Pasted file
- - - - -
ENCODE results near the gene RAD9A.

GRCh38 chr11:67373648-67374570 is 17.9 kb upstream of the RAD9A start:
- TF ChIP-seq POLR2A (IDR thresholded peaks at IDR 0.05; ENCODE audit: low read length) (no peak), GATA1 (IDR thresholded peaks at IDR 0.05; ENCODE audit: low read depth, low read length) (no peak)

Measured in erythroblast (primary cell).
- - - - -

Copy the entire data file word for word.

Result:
ENCODE results near the gene RAD9A.

GRCh38 chr11:67373648-67374570 is 17.9 kb upstream of the RAD9A start:
- TF ChIP-seq POLR2A (IDR thresholded peaks at IDR 0.05; ENCODE audit: low read length) (no peak), GATA1 (IDR thresholded peaks at IDR 0.05; ENCODE audit: low read depth, low read length) (no peak)

Measured in erythroblast (primary cell).